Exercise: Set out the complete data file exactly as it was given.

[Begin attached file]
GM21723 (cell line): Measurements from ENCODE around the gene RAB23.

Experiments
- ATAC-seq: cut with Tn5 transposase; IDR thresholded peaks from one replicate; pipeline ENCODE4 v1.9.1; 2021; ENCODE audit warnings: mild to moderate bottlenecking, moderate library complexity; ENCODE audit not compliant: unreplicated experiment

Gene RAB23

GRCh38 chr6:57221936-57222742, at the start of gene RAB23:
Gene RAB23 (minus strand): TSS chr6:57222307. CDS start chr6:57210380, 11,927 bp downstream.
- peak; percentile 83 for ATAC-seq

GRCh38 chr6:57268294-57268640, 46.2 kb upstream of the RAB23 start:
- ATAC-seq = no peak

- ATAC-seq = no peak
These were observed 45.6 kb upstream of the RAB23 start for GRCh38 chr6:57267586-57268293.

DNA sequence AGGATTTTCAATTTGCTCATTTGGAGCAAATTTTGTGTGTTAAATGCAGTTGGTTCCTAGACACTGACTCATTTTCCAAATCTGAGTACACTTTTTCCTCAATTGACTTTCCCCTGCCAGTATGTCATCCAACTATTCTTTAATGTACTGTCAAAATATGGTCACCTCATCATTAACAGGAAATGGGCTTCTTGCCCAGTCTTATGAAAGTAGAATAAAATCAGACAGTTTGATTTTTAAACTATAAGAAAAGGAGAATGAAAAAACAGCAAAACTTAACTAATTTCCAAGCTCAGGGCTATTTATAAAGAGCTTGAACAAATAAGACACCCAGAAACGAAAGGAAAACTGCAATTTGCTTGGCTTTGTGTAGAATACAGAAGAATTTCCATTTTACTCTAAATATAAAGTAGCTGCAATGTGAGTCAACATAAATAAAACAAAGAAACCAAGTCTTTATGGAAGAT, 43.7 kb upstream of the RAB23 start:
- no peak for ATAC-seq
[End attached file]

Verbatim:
GM21723 (cell line): Measurements from ENCODE around the gene RAB23.

Experiments
- ATAC-seq: cut with Tn5 transposase; IDR thresholded peaks from one replicate; pipeline ENCODE4 v1.9.1; 2021; ENCODE audit warnings: mild to moderate bottlenecking, moderate library complexity; ENCODE audit not compliant: unreplicated experiment

Gene RAB23

GRCh38 chr6:57221936-57222742, at the start of gene RAB23:
Gene RAB23 (minus strand): TSS chr6:57222307. CDS start chr6:57210380, 11,927 bp downstream.
- peak; percentile 83 for ATAC-seq

GRCh38 chr6:57268294-57268640, 46.2 kb upstream of the RAB23 start:
- ATAC-seq = no peak

- ATAC-seq = no peak
These were observed 45.6 kb upstream of the RAB23 start for GRCh38 chr6:57267586-57268293.

DNA sequence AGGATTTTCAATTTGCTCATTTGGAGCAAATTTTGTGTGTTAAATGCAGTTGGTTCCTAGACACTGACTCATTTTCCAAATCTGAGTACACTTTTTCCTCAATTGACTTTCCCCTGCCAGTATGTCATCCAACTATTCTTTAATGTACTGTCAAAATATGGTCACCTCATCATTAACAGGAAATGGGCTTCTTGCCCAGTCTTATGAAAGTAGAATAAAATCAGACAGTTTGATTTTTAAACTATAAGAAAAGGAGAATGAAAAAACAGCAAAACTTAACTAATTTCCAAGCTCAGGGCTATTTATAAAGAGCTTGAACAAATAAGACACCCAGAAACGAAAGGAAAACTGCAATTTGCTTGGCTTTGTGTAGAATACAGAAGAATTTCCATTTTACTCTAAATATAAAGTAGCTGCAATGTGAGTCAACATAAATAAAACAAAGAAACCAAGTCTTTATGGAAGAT, 43.7 kb upstream of the RAB23 start:
- no peak for ATAC-seq